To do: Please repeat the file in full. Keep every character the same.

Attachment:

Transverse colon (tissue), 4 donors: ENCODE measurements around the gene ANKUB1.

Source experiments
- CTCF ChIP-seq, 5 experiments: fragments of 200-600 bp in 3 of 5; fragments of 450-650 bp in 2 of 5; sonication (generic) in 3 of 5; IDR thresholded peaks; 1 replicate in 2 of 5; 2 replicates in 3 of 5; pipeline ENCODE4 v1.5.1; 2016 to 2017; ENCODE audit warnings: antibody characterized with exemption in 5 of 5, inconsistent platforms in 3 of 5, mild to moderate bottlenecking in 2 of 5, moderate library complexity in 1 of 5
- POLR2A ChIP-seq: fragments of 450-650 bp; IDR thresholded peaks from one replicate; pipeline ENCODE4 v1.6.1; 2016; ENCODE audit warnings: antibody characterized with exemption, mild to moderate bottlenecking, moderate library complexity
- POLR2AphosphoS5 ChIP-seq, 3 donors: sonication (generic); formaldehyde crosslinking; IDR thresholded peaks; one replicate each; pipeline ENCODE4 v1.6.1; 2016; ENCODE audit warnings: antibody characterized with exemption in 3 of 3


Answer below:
Transverse colon (tissue), 4 donors: ENCODE measurements around the gene ANKUB1.

Source experiments
- CTCF ChIP-seq, 5 experiments: fragments of 200-600 bp in 3 of 5; fragments of 450-650 bp in 2 of 5; sonication (generic) in 3 of 5; IDR thresholded peaks; 1 replicate in 2 of 5; 2 replicates in 3 of 5; pipeline ENCODE4 v1.5.1; 2016 to 2017; ENCODE audit warnings: antibody characterized with exemption in 5 of 5, inconsistent platforms in 3 of 5, mild to moderate bottlenecking in 2 of 5, moderate library complexity in 1 of 5
- POLR2A ChIP-seq: fragments of 450-650 bp; IDR thresholded peaks from one replicate; pipeline ENCODE4 v1.6.1; 2016; ENCODE audit warnings: antibody characterized with exemption, mild to moderate bottlenecking, moderate library complexity
- POLR2AphosphoS5 ChIP-seq, 3 donors: sonication (generic); formaldehyde crosslinking; IDR thresholded peaks; one replicate each; pipeline ENCODE4 v1.6.1; 2016; ENCODE audit warnings: antibody characterized with exemption in 3 of 3